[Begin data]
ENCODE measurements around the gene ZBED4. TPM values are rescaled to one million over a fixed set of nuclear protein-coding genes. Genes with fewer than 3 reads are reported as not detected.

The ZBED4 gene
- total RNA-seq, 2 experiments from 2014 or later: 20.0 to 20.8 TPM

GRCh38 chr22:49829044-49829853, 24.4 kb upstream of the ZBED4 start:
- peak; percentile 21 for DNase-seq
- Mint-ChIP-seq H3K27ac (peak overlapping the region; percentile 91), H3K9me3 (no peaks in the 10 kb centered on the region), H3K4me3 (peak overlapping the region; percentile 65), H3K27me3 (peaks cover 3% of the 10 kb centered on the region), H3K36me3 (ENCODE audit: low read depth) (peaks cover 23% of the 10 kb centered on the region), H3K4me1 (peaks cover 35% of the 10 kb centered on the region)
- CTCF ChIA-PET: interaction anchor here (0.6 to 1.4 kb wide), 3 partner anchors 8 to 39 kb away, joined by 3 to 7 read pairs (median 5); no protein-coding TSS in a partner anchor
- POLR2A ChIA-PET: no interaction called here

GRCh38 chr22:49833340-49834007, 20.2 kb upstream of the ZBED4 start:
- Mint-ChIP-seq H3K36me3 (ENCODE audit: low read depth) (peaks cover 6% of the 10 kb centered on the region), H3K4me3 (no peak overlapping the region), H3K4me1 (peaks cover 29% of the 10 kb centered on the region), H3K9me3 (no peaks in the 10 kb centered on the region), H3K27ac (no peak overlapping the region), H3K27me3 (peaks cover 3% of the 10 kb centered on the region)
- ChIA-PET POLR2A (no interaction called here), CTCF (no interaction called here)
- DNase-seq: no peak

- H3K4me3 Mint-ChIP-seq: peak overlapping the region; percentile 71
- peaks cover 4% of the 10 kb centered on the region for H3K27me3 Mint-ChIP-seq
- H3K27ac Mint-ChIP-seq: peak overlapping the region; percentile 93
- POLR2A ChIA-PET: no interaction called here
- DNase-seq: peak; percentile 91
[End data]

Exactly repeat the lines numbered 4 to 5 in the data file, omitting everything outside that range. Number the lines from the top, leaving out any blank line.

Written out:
GRCh38 chr22:49829044-49829853, 24.4 kb upstream of the ZBED4 start:
- peak; percentile 21 for DNase-seq